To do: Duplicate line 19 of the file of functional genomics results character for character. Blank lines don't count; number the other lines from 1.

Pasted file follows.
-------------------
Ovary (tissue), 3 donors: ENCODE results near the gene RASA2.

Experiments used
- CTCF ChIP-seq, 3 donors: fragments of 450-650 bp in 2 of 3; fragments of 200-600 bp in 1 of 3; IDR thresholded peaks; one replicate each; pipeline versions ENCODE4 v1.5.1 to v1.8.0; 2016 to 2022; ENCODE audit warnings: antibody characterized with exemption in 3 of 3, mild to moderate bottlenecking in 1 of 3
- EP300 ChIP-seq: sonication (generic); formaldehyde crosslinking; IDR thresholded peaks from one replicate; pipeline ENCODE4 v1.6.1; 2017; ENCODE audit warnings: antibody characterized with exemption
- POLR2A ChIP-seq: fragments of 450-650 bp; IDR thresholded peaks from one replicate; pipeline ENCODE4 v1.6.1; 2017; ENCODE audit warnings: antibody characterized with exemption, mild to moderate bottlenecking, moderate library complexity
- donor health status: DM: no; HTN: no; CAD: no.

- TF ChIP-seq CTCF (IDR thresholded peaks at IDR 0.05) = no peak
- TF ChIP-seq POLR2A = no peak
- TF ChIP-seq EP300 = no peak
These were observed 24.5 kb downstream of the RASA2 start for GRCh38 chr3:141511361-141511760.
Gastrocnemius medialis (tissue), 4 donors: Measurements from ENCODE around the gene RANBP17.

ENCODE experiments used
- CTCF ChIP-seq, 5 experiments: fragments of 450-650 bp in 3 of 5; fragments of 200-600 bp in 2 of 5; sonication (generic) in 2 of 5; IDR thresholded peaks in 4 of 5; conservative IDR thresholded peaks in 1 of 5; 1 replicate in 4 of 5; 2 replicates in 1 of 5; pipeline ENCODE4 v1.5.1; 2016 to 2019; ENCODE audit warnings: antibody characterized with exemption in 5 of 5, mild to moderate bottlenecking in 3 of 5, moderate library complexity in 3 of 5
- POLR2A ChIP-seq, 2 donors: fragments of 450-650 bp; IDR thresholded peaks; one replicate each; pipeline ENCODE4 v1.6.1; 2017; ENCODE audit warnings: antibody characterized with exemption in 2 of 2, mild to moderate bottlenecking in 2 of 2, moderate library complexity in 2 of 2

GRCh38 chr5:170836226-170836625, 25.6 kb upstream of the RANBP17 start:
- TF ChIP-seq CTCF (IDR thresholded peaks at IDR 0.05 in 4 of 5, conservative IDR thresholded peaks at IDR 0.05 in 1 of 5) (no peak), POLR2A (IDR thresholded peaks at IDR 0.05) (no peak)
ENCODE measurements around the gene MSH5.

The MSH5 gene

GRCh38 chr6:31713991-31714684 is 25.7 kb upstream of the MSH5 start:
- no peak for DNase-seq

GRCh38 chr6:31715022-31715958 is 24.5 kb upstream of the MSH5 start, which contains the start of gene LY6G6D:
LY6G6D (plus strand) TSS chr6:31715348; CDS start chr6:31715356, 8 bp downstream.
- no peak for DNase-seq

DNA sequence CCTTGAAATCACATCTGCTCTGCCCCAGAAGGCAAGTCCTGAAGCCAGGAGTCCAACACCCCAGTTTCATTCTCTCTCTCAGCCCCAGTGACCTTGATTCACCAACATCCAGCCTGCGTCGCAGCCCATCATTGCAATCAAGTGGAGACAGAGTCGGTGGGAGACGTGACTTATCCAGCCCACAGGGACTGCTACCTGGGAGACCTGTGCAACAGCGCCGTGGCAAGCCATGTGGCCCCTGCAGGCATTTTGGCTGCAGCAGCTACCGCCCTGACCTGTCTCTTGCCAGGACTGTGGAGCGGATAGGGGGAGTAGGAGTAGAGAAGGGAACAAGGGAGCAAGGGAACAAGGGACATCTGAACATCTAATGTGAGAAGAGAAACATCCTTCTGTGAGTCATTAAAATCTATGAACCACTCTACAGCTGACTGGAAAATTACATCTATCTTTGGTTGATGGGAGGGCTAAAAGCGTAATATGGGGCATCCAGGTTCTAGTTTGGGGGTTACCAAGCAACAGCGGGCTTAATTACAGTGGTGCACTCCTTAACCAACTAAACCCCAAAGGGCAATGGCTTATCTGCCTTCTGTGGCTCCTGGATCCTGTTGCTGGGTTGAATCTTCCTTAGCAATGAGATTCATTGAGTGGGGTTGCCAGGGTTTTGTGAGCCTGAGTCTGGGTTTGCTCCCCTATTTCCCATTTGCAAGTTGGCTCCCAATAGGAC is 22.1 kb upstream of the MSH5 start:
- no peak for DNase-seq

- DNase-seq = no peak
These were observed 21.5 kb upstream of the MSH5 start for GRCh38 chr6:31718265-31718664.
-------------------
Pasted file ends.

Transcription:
GRCh38 chr6:31713991-31714684 is 25.7 kb upstream of the MSH5 start: